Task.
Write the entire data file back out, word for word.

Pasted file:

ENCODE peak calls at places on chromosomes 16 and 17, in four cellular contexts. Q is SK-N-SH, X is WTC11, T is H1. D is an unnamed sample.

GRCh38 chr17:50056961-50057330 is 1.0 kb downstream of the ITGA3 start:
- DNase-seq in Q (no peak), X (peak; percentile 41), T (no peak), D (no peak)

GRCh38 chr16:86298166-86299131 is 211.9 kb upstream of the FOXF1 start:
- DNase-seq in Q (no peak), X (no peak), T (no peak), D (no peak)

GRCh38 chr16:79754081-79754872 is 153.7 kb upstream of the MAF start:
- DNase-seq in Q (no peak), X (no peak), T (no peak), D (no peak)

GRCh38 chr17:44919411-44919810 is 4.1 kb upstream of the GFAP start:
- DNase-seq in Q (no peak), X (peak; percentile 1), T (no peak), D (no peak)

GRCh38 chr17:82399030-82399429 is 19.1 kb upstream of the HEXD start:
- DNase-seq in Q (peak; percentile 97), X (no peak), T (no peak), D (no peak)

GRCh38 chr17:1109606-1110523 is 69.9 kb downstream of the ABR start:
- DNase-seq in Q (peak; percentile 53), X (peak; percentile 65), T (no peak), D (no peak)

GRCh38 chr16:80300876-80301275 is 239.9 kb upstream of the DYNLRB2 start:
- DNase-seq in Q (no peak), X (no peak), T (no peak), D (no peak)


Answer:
ENCODE peak calls at places on chromosomes 16 and 17, in four cellular contexts. Q is SK-N-SH, X is WTC11, T is H1. D is an unnamed sample.

GRCh38 chr17:50056961-50057330 is 1.0 kb downstream of the ITGA3 start:
- DNase-seq in Q (no peak), X (peak; percentile 41), T (no peak), D (no peak)

GRCh38 chr16:86298166-86299131 is 211.9 kb upstream of the FOXF1 start:
- DNase-seq in Q (no peak), X (no peak), T (no peak), D (no peak)

GRCh38 chr16:79754081-79754872 is 153.7 kb upstream of the MAF start:
- DNase-seq in Q (no peak), X (no peak), T (no peak), D (no peak)

GRCh38 chr17:44919411-44919810 is 4.1 kb upstream of the GFAP start:
- DNase-seq in Q (no peak), X (peak; percentile 1), T (no peak), D (no peak)

GRCh38 chr17:82399030-82399429 is 19.1 kb upstream of the HEXD start:
- DNase-seq in Q (peak; percentile 97), X (no peak), T (no peak), D (no peak)

GRCh38 chr17:1109606-1110523 is 69.9 kb downstream of the ABR start:
- DNase-seq in Q (peak; percentile 53), X (peak; percentile 65), T (no peak), D (no peak)

GRCh38 chr16:80300876-80301275 is 239.9 kb upstream of the DYNLRB2 start:
- DNase-seq in Q (no peak), X (no peak), T (no peak), D (no peak)